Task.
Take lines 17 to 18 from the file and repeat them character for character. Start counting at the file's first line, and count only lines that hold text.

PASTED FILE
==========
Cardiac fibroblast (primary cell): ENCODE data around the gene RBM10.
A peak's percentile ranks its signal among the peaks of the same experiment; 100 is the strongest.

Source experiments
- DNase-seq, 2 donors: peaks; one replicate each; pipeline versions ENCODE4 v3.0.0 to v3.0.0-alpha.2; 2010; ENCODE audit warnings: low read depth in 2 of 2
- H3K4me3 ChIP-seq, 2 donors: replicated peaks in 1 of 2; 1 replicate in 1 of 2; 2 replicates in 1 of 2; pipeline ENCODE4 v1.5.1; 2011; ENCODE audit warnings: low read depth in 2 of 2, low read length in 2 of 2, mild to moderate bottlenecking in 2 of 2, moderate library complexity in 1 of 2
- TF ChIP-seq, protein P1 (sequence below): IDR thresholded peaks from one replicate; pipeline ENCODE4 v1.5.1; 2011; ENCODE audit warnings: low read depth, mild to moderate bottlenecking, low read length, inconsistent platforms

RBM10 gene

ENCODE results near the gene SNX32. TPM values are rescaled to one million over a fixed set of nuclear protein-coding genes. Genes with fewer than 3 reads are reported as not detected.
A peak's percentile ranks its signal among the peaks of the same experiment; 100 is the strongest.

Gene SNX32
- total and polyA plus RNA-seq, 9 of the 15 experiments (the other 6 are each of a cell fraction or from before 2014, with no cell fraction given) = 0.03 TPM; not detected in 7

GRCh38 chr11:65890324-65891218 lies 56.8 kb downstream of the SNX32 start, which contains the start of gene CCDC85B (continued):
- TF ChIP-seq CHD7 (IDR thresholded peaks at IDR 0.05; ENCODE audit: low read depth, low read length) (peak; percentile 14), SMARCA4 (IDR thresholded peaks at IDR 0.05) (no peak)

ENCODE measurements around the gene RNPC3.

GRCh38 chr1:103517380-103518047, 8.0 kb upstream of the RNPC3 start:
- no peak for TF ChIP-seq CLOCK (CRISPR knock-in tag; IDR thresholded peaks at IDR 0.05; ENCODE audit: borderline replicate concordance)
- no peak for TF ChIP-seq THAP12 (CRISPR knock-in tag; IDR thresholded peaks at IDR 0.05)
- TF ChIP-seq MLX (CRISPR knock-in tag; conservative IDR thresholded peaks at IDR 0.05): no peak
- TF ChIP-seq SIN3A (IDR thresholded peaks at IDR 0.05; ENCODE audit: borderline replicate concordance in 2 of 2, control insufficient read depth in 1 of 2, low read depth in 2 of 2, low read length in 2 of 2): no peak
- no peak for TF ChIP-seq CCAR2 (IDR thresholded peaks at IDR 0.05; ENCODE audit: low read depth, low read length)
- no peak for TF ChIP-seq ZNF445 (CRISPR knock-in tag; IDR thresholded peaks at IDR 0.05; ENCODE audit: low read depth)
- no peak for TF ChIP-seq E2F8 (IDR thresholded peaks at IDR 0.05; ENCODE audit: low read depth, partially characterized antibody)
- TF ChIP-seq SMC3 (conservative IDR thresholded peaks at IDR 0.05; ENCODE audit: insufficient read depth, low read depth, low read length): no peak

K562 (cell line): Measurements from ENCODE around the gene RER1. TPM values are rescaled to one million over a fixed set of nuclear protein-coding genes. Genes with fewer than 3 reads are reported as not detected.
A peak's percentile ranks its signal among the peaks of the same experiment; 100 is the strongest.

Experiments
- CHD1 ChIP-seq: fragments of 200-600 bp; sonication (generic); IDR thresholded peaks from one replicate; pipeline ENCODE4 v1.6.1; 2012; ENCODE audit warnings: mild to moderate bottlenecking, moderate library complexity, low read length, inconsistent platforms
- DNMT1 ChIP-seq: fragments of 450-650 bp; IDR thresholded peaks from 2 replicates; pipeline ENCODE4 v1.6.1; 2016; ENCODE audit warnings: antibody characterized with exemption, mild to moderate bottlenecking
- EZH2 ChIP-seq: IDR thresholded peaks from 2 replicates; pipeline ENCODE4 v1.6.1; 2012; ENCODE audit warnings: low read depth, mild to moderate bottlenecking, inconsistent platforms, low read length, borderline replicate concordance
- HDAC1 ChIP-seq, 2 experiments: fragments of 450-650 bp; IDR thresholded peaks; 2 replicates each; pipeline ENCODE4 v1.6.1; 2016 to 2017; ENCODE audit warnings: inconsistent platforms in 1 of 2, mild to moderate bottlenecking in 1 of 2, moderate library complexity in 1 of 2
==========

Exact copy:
- no peak for TF ChIP-seq THAP12 (CRISPR knock-in tag; IDR thresholded peaks at IDR 0.05)
- TF ChIP-seq MLX (CRISPR knock-in tag; conservative IDR thresholded peaks at IDR 0.05): no peak